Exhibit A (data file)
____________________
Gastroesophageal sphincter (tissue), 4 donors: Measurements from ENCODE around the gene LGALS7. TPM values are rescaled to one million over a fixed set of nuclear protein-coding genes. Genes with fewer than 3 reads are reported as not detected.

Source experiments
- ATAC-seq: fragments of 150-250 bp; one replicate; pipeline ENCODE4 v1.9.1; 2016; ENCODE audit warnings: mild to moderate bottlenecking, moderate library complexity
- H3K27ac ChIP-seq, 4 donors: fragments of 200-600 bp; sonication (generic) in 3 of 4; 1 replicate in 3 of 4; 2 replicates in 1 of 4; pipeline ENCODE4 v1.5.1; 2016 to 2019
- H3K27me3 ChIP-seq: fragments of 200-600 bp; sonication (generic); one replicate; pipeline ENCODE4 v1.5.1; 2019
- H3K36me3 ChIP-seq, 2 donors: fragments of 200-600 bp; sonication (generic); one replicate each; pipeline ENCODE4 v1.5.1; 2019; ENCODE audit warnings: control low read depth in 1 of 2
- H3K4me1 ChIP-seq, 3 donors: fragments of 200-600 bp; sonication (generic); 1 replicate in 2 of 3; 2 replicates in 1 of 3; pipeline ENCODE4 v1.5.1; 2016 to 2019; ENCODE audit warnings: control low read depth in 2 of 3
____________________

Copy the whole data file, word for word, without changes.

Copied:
Gastroesophageal sphincter (tissue), 4 donors: Measurements from ENCODE around the gene LGALS7. TPM values are rescaled to one million over a fixed set of nuclear protein-coding genes. Genes with fewer than 3 reads are reported as not detected.

Source experiments
- ATAC-seq: fragments of 150-250 bp; one replicate; pipeline ENCODE4 v1.9.1; 2016; ENCODE audit warnings: mild to moderate bottlenecking, moderate library complexity
- H3K27ac ChIP-seq, 4 donors: fragments of 200-600 bp; sonication (generic) in 3 of 4; 1 replicate in 3 of 4; 2 replicates in 1 of 4; pipeline ENCODE4 v1.5.1; 2016 to 2019
- H3K27me3 ChIP-seq: fragments of 200-600 bp; sonication (generic); one replicate; pipeline ENCODE4 v1.5.1; 2019
- H3K36me3 ChIP-seq, 2 donors: fragments of 200-600 bp; sonication (generic); one replicate each; pipeline ENCODE4 v1.5.1; 2019; ENCODE audit warnings: control low read depth in 1 of 2
- H3K4me1 ChIP-seq, 3 donors: fragments of 200-600 bp; sonication (generic); 1 replicate in 2 of 3; 2 replicates in 1 of 3; pipeline ENCODE4 v1.5.1; 2016 to 2019; ENCODE audit warnings: control low read depth in 2 of 3